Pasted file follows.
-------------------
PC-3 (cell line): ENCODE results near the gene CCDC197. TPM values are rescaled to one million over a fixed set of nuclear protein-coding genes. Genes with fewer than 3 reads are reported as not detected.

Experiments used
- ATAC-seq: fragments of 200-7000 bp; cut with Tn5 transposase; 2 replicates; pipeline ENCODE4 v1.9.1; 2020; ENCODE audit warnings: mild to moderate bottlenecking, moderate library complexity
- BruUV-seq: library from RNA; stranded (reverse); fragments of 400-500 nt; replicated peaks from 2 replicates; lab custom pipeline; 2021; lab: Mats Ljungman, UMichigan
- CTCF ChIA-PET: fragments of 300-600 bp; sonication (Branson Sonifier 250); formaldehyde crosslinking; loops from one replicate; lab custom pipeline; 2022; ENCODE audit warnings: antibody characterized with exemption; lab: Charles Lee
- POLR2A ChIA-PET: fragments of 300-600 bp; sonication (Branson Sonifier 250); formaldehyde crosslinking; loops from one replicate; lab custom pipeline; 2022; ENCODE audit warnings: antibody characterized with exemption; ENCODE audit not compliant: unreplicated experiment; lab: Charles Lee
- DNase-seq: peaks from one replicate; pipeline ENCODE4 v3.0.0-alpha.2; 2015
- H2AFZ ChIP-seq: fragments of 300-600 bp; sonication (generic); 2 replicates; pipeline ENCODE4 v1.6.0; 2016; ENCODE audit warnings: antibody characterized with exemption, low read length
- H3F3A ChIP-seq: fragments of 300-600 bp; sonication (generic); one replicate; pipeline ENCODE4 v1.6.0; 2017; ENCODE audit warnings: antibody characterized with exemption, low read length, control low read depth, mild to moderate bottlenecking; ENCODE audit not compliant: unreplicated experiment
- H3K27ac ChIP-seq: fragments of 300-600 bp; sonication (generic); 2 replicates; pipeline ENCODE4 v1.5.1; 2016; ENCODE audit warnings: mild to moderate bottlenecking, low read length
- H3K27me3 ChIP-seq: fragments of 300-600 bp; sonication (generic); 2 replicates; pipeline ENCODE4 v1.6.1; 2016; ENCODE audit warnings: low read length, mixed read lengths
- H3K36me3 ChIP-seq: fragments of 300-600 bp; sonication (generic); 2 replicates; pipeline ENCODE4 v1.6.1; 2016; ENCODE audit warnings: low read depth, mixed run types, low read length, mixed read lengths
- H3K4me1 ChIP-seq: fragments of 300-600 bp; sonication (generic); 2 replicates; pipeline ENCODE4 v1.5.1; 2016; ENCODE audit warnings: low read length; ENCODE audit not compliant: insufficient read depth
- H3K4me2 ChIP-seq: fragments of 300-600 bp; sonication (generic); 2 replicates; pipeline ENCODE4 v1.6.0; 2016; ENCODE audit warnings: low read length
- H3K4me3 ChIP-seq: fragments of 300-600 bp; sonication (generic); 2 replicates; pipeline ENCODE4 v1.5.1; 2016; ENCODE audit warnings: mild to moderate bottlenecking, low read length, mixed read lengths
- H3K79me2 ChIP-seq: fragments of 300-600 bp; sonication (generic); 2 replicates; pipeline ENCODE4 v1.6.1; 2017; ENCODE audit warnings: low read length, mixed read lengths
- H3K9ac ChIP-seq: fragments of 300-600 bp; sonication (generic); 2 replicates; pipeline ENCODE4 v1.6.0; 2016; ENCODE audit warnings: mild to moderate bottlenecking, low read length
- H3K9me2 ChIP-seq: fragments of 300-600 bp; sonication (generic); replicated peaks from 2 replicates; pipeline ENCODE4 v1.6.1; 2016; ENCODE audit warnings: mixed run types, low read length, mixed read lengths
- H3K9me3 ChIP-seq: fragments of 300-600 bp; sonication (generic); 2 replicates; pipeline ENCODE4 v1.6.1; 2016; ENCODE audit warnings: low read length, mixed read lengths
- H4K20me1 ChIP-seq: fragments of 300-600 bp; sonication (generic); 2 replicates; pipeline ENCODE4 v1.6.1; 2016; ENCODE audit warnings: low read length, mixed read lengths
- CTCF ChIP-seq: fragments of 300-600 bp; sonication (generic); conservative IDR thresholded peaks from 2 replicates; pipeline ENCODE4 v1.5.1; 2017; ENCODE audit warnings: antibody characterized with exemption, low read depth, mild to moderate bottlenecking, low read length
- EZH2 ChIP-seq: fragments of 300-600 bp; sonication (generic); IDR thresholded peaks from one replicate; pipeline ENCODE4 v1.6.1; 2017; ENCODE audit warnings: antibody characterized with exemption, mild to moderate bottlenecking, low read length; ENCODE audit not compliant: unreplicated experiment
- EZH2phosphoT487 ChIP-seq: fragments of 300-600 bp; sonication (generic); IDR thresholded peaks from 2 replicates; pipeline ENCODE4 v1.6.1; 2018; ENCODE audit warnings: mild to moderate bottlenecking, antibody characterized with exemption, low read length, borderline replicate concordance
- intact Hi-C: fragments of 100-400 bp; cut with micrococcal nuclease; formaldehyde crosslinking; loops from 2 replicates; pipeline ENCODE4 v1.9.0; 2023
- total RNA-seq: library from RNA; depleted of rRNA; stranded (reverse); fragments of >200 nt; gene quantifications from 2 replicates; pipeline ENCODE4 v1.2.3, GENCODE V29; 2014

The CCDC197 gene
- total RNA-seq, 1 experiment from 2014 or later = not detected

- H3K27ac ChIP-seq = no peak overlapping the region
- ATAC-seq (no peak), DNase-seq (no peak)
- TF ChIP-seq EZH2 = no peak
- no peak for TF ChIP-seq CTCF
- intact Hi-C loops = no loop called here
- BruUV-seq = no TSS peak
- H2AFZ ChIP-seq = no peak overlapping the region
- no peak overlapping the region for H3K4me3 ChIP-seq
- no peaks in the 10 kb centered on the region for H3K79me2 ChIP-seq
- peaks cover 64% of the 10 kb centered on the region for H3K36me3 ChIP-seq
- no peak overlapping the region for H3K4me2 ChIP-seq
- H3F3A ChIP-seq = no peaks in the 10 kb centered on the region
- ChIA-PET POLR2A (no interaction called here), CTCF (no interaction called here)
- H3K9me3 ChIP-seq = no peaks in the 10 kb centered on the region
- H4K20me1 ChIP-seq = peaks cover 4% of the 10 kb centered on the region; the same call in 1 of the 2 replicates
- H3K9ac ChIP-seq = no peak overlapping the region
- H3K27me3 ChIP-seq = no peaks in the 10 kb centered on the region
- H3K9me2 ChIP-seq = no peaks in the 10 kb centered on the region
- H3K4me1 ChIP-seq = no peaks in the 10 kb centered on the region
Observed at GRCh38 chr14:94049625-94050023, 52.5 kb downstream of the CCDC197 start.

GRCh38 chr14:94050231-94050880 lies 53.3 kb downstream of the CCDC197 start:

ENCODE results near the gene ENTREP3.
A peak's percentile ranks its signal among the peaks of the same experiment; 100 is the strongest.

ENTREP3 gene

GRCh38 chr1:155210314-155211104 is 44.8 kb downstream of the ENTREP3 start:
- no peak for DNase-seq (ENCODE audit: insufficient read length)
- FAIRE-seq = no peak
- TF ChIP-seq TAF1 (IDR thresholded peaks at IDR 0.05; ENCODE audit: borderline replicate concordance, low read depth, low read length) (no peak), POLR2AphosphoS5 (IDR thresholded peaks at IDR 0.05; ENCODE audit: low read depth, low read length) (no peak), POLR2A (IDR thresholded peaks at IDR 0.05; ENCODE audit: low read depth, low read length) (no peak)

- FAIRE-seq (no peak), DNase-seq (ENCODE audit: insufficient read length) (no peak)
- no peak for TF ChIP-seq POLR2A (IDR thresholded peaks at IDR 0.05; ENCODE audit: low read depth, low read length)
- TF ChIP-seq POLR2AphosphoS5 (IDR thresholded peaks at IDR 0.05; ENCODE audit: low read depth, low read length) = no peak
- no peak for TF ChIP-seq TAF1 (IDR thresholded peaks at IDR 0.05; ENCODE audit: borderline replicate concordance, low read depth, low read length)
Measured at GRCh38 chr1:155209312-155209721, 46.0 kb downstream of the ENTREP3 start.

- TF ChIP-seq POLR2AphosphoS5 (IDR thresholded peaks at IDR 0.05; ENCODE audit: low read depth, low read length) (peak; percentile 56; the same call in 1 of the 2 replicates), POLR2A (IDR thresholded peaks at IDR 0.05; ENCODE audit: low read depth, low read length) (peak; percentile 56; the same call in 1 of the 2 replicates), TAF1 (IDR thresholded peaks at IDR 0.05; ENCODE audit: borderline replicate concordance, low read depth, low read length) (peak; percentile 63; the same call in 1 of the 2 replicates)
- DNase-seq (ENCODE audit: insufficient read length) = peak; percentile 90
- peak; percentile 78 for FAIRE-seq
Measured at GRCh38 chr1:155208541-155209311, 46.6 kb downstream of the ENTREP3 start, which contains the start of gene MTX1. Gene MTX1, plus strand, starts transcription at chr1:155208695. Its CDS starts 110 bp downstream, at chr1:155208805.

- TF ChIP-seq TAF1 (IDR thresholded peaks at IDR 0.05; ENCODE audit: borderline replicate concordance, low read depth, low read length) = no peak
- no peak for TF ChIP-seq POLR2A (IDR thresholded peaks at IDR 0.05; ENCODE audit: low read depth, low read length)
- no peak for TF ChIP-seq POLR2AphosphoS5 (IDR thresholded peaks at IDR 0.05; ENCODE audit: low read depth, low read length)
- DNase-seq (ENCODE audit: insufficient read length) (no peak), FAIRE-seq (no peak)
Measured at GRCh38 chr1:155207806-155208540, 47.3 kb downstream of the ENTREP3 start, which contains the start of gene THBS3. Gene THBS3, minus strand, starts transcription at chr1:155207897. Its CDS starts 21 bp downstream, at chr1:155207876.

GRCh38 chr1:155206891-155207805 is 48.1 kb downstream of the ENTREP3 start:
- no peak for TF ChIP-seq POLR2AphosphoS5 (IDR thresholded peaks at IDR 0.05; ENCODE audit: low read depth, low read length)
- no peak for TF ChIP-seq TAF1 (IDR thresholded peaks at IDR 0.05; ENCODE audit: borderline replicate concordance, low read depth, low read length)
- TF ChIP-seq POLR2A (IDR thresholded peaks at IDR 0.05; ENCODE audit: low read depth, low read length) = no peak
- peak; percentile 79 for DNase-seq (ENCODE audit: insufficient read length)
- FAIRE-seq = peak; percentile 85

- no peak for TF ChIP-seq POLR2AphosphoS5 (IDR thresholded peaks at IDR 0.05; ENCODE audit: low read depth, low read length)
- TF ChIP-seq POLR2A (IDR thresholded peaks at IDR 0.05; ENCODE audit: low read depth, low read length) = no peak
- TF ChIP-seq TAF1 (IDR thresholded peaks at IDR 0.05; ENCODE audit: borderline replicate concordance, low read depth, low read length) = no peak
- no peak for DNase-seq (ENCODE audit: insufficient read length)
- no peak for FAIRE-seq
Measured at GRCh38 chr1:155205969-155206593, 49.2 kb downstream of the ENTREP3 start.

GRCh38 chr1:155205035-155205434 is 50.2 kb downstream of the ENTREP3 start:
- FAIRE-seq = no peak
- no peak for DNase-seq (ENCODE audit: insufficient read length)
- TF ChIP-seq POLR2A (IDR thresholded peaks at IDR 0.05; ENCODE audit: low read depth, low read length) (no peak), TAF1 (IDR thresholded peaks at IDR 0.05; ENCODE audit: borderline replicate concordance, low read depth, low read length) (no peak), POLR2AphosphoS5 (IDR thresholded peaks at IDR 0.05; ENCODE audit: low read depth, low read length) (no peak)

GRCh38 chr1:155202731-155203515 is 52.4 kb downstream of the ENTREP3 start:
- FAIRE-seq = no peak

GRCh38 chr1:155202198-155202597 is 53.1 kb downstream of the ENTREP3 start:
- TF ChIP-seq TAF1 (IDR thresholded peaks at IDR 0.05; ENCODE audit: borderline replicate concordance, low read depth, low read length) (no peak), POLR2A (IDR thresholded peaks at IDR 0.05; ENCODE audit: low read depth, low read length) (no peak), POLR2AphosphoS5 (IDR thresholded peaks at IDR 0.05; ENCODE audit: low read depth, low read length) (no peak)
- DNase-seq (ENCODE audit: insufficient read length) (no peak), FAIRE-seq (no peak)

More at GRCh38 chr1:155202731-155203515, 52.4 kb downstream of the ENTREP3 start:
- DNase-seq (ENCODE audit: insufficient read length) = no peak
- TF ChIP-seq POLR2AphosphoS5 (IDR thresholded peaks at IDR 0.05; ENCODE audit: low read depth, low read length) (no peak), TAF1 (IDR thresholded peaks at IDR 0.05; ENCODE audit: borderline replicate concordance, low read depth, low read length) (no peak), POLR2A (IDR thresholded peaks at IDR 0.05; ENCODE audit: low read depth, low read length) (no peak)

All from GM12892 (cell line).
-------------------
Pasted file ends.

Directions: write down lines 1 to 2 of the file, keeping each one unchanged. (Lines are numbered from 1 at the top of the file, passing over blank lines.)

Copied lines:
PC-3 (cell line): ENCODE results near the gene CCDC197. TPM values are rescaled to one million over a fixed set of nuclear protein-coding genes. Genes with fewer than 3 reads are reported as not detected.

Experiments used